A comprehensive sleep history and physical examination remains at the cornerstone of the initial evaluation for any patient presenting with symptoms of sleep apnoea or any other sleep-related complaints. Nevertheless, at the present time, clinical symptoms and risk factors alone are insufficient to accurately diagnose and assess the severity of a sleep-related breathing disorder. Furthermore, despite the growing momentum of unattended diagnostic and therapeutic strategies for evaluating and managing sleep aponea outside of the laboratory, it is clear that attended polysomnography in the sleep laboratory will continue to play a prominent role in the care administered to millions of patients with sleep apnoea and other associated sleep disorders.

  12. Page 136
    Correspondence: T. Penzel, Sleep Center, Charité Universitätsmedizin Berlin, Charitéplatz 1, D-10117 Berlin, Germany. E-mail:

    The overview of ambulatory diagnosis for sleep-disordered breathing is preceded by a summary on cardiorespiratory polysomnography (PSG). This summary is based on evidence reviews and is the basis for the following overview on the ambulatory diagnosis of obstructive sleep apnoea. First, possibilities and limitations are given in detail, compiled from an evidence-based review. Categories of systems with four to six channels and one to three channels are introduced and presented. The importance of a high, pre-test probability is elucidated. Open research questions regarding these systems are mentioned.

    Ambulatory diagnosis of sleep apnoea is a challenging field for new technologies, which try to make devices simpler and more reliable. New technologies and concepts are presented here, based on current research papers. Electrocardiogram-derived respiration photoplethysmogram analysis, midsagittal jaw movements and respiratory sound analysis will also be reviewed. Systems and sensors become less disturbing for the patient and with some systems there is no contact with the subject at all. Not all techniques will survive a harsh review compared with cardiorespiratory PSG. However, this overview may inspire new developments and may trigger clinical studies using the technologies available today. Recommendations are made in order to initiate evidence-based diagnostic processes.

  13. Page 150
    Correspondence: M.R. Bonsignore, Dip. Biomedico Medicina Interna e Specialistica (DIBIMIS), University of Palermo, V Cervello Hospital, Via Trabucco 180, 90146 Palermo, Italy. E-mail:

    Obstructive sleep apnoea (OSA) causes nocturnal hypertensive peaks at the end of apnoeas and is often associated with daytime systemic hypertension. A causal relationship between OSA and increased blood pressure (BP) during wakefulness has been shown in humans and experimental models, and recent guidelines on hypertension recognised OSA as a frequent cause of secondary hypertension.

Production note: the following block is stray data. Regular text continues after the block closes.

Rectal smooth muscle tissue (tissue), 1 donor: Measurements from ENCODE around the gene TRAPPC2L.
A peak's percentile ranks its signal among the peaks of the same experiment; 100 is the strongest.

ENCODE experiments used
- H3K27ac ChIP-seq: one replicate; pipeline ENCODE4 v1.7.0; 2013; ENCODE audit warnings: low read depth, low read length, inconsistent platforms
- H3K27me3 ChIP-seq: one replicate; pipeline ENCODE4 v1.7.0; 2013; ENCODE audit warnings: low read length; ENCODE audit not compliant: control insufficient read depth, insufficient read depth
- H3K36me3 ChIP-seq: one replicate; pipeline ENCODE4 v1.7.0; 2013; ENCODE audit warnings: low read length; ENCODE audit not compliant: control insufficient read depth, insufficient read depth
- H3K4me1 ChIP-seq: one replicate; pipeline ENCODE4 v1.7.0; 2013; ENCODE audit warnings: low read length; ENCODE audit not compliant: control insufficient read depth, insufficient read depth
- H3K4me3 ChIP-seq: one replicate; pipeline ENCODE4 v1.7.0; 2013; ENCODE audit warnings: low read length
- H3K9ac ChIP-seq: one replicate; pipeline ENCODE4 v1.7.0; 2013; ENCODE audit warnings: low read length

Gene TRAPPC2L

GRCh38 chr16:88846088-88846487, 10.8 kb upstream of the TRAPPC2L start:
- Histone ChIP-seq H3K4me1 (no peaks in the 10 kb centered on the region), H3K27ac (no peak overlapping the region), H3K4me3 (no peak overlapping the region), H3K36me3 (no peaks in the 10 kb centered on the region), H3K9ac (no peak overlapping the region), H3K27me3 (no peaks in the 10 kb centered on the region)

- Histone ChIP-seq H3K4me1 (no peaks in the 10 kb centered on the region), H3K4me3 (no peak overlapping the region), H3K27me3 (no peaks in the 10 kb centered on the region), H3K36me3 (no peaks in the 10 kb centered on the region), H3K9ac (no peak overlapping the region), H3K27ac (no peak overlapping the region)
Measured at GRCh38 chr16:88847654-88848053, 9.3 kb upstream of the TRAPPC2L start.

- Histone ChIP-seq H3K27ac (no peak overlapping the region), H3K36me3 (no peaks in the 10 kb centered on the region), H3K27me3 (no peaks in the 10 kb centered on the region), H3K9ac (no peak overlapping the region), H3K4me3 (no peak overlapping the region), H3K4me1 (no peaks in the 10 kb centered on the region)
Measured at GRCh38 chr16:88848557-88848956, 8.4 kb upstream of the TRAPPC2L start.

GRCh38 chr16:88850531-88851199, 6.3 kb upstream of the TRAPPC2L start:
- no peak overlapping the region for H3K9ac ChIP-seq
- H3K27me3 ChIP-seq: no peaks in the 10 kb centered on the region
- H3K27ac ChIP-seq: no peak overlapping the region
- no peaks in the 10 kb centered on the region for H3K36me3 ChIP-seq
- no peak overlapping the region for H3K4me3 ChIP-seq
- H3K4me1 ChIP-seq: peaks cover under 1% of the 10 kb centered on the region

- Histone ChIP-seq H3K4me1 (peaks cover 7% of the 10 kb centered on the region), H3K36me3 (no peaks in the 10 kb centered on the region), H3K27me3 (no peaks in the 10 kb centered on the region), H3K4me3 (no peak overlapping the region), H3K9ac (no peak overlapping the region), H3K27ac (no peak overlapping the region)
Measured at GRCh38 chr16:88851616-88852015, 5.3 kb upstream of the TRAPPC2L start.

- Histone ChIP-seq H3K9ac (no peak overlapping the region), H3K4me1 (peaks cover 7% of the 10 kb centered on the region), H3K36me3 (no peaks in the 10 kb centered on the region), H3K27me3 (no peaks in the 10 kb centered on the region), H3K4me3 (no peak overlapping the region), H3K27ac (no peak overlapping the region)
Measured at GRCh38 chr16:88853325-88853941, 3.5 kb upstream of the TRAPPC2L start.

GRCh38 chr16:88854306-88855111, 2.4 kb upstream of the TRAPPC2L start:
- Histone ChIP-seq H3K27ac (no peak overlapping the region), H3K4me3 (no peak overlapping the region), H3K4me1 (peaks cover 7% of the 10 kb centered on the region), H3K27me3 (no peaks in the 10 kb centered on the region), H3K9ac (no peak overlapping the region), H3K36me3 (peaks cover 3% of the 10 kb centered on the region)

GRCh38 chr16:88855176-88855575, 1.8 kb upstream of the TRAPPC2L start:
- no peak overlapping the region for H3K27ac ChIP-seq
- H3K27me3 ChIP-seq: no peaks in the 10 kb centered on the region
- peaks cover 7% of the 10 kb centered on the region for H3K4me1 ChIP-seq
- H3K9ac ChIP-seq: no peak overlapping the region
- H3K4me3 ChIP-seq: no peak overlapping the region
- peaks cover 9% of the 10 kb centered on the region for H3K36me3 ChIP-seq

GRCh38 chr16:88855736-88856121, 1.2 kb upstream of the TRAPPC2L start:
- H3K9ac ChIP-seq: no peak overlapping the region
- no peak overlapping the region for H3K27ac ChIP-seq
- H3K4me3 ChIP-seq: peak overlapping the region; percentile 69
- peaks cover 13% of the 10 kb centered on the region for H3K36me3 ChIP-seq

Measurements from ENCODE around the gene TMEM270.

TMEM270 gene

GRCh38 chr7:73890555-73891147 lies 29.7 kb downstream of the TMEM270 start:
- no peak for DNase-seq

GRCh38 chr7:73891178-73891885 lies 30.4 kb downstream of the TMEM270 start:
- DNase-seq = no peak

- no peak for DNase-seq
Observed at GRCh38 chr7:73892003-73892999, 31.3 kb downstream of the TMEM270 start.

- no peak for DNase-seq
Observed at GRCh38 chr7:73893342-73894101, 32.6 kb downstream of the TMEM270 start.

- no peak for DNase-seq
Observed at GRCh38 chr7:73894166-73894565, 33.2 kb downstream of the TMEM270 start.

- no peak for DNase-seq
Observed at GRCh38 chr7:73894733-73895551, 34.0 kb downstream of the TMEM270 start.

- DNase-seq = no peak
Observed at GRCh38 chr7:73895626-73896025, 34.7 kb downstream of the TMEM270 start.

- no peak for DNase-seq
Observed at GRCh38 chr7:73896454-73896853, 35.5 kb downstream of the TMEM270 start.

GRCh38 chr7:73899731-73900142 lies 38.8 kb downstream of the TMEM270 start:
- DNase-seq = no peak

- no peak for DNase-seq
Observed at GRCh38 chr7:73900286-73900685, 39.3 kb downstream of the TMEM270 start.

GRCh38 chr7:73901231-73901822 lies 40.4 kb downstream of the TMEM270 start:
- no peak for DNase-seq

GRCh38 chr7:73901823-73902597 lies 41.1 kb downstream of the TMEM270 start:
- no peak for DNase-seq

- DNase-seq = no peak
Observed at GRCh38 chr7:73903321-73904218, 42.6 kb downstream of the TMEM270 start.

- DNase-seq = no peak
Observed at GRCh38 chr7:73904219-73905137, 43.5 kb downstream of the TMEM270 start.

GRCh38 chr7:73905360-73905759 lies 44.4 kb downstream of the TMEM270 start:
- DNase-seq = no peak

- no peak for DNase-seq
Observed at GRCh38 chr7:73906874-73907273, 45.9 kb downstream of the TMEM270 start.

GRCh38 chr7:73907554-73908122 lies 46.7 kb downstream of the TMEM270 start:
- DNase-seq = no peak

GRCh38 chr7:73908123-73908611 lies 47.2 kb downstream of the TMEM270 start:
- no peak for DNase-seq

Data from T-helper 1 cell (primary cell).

The pathogenesis of hypertension in OSA patients involves sympathetic hyperactivity secondary to intermittent hypoxia, decreased baroreflex sensitivity, endothelial dysfunction, neurohumoral mechanisms involving the hypothalamic-pituitary-adrenal axis, and increased platelet activation. Associated conditions such as obesity significantly contribute to the pathogenesis of both OSA and hypertension. Hypertension in OSA patients can affect target organs (heart, blood vessels and kidney), and may play a role in the increased cardiovascular risk found in untreated OSA.

    OSA is a frequent cause of “masked hypertension”, i.e. hypertension undetected by office BP measurements. Patients with resistant hypertension should be investigated for the presence of OSA.

    Treatment of OSA with continuous positive airway pressure (CPAP) decreases BP especially in severe OSA and hypertensive patients. Hypertensive OSA patients treated with CPAP usually also need anti-hypertensive treatment, as prevention of respiratory events during sleep may be insufficient to normalise BP.

  14. Page 174
    Correspondence: L. Grote, Sleep Disorders Center, Pulmonary Medicine, Sahlgrenska University Hospital, 413 45 Gothenburg, Sweden. E-mail:

    There is a substantial body of evidence that obstructive sleep apnoea (OSA) causes vascular dysfunction, promotes early atherosclerosis and increases the incidence of cardiovascular (CV) events. However, this does not seem to be applicable for the population in general. Therefore, OSA may not be classified as a traditional risk factor for the development of CV disease but it can definitely be classified as an important comorbid condition. In studies performed in clinical populations with elevated CV risk profiles, the occurrence of moderate-to-severe OSA was very often accompanied by a worsened vascular function and increased prevalence of structural abnormalities. The use of continuous positive airway pressure treatment could provide significant improvements in vascular functionality and structure. In fact, the majority of data on incidences of CV disease and mortality suggest a disadvantage in patients with untreated OSA or ineffectively treated OSA. Furthermore, the consequences of OSA are more pronounced in patients who are male, young and obese, with some studies suggesting that consequences may be more pronounced in subjects with daytime hypersomnolence. Diagnosis and treatment of these subgroups appear to be very important. It is obvious that obesity, in this context, is a key comorbid condition and that future research may focus on areas where data currently are more sparse, i.e. in subjects without apparent comorbidities, pre- and post-menopausal females, children and adults. Finally, the “age paradox” claiming that OSA has a protective mechanism against CV mortality or CV dysfunctions, needs to be addressed with prospective, mechanistic, and epidemiological research.